This house is situated on the Turon River in Sofala, Central New South Wales, Australia.
The house was originally intended to be a cabin/shelter for the owner when it was too wet to camp - although the house is such a success (plus we enlarged it 20%) that the owner now lives in it permanently.
The design was intended to reflect the camping experience, hence the bed is tucked into the pointy end and the tent-like shape (we considered attaching guy ropes to the corners). It was also important to make a house that was sympatheitic to its surroundings in terms of scale, design and materials. Sofala is renowned for its camping, and the sloping roof was also a reference to the local tumbledown buildings and sheds.
With this project we were interested in exploring building to suit a harsh climate with a small budget, using quality and natural materials, and also challenging some conventional building ideas.
We chose a local builder who specialises in restoration building and has a great knowledge of traditional building methods and materials.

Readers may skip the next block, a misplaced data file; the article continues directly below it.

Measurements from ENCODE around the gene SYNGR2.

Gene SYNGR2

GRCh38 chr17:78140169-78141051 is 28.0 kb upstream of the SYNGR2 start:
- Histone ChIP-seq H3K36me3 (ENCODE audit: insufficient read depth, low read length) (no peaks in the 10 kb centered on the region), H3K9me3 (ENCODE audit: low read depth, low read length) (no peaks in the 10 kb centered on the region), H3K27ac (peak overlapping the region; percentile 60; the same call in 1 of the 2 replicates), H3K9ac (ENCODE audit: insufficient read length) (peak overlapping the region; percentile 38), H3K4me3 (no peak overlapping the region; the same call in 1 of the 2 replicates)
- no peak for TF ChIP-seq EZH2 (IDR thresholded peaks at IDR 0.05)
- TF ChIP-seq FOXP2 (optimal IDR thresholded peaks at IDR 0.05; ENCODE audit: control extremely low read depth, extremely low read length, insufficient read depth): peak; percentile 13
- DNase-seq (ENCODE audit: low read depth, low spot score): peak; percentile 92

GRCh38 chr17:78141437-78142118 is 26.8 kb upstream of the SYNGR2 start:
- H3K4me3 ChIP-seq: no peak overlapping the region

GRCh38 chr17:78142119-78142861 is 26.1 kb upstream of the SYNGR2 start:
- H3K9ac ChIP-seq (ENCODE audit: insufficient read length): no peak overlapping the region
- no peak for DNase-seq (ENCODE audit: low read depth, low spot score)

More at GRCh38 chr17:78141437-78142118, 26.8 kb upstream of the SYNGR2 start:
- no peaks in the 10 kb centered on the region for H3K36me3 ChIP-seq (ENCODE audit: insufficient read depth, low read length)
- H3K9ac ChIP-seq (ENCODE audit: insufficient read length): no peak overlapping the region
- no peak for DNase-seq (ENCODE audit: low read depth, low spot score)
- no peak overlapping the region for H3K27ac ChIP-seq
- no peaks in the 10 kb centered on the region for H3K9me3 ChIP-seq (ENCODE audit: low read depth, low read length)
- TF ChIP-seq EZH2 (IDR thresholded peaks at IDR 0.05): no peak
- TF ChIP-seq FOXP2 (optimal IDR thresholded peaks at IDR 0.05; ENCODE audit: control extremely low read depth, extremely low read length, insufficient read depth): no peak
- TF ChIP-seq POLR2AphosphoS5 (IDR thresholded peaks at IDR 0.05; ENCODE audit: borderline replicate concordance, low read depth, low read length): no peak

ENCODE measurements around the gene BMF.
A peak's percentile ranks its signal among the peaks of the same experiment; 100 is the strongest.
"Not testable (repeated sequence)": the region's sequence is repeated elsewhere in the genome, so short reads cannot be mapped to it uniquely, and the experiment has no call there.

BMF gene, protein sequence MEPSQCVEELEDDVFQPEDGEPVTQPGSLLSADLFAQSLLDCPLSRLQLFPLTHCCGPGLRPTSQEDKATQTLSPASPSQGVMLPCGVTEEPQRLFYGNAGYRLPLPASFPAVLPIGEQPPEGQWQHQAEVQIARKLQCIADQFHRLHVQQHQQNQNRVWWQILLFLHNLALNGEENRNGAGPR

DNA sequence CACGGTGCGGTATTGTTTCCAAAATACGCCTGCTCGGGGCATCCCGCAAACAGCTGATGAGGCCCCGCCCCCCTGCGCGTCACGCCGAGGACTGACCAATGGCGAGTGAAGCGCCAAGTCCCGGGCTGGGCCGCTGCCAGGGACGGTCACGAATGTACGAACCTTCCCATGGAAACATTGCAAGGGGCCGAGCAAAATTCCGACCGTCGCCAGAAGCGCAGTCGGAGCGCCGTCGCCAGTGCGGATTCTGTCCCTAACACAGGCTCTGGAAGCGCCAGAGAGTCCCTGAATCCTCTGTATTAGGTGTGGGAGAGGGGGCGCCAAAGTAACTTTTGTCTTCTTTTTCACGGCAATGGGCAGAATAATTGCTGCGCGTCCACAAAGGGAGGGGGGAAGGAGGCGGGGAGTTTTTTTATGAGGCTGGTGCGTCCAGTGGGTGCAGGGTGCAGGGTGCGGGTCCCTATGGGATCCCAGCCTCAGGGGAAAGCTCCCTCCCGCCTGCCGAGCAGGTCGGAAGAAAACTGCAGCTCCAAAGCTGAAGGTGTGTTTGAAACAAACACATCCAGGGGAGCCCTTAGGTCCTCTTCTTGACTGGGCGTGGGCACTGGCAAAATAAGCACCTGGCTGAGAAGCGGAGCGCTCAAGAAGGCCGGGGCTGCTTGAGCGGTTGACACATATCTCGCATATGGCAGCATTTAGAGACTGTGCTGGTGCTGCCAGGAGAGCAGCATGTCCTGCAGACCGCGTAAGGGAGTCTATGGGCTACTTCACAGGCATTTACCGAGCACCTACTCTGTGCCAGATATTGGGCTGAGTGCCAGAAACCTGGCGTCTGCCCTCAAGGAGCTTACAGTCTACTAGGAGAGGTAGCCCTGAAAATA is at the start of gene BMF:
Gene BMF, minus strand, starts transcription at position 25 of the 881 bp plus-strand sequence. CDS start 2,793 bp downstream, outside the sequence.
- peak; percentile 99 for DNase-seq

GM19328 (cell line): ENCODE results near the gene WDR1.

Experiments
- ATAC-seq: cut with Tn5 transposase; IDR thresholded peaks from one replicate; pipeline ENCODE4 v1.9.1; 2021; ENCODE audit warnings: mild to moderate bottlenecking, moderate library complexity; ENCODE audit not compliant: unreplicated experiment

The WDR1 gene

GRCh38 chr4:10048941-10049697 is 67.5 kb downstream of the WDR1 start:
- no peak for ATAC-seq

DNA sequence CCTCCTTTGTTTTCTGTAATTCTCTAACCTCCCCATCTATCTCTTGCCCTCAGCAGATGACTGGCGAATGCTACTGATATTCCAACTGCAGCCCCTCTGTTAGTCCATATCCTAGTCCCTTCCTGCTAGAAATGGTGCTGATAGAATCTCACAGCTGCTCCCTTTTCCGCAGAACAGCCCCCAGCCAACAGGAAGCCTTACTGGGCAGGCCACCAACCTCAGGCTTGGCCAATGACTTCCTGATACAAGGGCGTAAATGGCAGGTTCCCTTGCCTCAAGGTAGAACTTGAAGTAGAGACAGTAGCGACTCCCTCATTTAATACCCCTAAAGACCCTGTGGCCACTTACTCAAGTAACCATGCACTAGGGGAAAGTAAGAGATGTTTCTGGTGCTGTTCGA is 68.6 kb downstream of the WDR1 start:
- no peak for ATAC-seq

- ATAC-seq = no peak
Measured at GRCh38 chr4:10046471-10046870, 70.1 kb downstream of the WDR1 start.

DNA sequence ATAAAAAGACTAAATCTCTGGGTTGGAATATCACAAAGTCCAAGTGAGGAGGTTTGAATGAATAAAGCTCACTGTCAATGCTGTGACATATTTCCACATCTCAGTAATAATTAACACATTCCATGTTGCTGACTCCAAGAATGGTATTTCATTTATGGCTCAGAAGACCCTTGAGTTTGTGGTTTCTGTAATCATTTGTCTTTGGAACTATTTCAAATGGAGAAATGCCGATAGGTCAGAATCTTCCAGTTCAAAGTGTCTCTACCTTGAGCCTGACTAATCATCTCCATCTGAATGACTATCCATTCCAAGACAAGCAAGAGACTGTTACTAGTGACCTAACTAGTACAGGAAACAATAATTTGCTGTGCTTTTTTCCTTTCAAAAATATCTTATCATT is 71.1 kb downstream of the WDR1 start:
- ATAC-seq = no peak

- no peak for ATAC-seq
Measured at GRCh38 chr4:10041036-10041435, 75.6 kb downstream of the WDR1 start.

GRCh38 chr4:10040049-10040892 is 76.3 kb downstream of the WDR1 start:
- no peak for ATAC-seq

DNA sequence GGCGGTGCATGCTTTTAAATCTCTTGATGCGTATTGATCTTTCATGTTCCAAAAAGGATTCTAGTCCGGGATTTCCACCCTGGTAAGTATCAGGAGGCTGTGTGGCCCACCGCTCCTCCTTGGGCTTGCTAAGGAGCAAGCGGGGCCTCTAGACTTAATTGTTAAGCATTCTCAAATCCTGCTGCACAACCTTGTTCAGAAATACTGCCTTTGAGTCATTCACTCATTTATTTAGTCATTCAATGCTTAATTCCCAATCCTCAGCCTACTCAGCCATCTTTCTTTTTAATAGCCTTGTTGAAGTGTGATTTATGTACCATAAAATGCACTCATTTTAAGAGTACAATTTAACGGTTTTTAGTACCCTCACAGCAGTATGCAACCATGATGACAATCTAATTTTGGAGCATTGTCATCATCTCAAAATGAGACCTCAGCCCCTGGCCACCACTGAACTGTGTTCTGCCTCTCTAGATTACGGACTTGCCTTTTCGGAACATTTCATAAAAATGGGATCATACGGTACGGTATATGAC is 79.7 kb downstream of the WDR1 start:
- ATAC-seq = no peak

We gave him some basic drawings and since we weren’t often on site, were confident enough to leave a lot of the decision making to him.
The house has a very small footprint and the owner was conscious of living simply and not building anything larger than needed. It is 60sqm. Because it is an open plan and the front end is 7metres high, it feels much more spacious.
It is designed it to be as efficient as possible and maximise passive solar principles – the glass side (the long side) faces north and the eaves allow the winter sun to flood the house, and keep the harsh summer sun out. We used maximum insulation and e-glass windows. Some of the louvre
windows are at floor level to work as vents to direct airflow.
The house doesn't need any artificial cooling in summer and in winter (minus 10 degrees) the owner only needs the fire at night while neighbours have fires 24 hours.